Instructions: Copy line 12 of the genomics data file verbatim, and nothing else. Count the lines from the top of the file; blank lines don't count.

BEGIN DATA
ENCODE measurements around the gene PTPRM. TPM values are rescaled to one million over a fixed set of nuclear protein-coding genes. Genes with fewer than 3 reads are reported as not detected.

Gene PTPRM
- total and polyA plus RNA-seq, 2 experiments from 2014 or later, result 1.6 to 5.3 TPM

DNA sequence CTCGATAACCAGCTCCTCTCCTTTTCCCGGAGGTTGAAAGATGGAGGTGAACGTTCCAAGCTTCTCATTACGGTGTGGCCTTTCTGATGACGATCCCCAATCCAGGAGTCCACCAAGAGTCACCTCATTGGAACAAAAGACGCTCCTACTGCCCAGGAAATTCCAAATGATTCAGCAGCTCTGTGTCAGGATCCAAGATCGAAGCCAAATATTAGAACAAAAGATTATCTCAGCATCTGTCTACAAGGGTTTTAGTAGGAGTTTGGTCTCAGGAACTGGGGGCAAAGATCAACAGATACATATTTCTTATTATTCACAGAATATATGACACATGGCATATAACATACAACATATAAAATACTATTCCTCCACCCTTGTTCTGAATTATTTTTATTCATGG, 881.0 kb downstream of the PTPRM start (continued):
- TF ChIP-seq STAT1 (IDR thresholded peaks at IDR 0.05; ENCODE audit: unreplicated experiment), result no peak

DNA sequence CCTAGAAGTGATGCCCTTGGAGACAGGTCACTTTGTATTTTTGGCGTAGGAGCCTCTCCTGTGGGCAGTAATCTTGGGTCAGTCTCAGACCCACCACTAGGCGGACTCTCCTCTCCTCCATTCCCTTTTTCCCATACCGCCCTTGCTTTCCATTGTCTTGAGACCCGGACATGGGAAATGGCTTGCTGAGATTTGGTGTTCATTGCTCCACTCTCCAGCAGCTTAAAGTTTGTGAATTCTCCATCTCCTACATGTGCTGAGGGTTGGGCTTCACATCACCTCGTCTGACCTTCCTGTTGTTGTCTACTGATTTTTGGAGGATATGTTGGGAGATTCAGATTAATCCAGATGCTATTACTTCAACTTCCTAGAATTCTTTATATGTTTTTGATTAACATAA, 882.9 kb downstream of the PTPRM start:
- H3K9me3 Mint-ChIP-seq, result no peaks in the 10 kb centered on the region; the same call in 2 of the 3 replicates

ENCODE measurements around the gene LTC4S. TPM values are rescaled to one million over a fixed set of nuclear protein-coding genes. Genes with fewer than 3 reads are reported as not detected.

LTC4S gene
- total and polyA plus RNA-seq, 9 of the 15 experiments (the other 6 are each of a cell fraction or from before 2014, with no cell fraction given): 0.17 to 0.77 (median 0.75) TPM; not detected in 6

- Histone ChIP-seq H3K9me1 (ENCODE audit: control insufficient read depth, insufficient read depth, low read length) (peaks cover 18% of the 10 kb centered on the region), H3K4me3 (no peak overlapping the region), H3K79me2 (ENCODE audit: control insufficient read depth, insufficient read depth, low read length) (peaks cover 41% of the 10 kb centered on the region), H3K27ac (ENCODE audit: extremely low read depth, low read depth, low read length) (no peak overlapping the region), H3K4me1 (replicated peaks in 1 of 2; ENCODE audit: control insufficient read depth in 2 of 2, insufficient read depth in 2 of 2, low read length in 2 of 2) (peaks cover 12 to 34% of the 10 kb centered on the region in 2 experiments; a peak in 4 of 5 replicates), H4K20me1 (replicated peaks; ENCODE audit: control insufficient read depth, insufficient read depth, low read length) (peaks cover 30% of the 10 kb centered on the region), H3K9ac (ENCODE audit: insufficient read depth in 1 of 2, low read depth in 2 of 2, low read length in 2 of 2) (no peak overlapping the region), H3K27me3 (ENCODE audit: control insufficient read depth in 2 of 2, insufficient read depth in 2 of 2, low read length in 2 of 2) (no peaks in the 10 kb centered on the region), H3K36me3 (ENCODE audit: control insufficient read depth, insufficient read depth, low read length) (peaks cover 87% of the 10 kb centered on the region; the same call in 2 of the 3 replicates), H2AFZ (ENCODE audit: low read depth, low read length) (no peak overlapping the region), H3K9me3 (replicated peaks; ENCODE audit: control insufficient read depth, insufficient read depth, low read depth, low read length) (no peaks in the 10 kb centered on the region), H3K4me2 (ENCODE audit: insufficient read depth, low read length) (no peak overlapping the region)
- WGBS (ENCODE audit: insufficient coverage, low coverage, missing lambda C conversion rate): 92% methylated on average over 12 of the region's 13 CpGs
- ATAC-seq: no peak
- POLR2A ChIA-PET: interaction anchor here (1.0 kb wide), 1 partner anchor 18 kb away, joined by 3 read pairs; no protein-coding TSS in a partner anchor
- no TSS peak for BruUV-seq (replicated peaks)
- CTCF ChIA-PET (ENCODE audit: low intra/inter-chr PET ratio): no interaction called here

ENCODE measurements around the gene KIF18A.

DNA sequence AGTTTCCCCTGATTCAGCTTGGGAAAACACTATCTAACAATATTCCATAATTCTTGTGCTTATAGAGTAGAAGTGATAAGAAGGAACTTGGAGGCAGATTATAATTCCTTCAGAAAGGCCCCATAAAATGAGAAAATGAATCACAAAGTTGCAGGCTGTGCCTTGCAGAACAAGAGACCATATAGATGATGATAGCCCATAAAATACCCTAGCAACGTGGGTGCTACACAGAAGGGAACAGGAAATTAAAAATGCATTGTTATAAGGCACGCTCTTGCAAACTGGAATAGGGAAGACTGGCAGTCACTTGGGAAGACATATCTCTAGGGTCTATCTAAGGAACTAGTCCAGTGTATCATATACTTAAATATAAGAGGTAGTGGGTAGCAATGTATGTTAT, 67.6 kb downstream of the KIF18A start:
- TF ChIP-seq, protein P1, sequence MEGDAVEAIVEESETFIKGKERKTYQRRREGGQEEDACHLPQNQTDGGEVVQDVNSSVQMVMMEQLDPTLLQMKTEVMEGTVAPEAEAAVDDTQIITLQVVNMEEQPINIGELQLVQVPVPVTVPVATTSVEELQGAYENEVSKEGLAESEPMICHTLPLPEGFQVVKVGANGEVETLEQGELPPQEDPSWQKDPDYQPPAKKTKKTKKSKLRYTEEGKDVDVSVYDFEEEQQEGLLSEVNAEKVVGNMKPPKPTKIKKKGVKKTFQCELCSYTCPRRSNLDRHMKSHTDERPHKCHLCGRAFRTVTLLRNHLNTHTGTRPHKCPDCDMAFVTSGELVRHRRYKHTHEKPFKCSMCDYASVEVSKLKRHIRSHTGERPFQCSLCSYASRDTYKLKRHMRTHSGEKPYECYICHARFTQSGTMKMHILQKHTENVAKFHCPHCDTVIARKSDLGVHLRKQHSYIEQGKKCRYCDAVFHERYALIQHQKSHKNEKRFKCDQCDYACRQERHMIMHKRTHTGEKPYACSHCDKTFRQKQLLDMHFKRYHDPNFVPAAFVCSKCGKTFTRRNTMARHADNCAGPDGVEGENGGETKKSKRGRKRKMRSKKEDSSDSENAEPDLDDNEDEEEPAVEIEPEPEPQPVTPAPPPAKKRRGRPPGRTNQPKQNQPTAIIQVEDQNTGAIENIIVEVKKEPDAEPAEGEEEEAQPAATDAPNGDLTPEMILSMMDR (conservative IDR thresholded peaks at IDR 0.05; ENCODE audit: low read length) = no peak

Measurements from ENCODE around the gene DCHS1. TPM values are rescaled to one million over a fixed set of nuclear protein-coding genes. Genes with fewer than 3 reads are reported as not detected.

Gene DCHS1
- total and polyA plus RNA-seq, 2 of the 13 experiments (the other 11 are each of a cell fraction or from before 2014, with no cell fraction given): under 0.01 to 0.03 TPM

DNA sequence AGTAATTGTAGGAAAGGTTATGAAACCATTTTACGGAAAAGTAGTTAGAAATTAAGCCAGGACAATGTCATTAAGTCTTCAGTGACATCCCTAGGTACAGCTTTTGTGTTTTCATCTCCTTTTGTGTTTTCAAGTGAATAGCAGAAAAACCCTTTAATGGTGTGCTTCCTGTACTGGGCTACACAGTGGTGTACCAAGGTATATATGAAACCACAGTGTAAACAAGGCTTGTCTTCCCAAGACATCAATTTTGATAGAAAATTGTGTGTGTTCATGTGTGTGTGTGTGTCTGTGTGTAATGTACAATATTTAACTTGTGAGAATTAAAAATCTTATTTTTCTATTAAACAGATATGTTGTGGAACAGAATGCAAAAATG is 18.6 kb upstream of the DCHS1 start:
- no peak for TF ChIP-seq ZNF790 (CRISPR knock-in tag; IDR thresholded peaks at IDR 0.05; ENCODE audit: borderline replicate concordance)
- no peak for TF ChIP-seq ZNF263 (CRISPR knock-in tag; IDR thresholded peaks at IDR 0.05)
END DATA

- WGBS (ENCODE audit: insufficient coverage, low coverage, missing lambda C conversion rate): 92% methylated on average over 12 of the region's 13 CpGs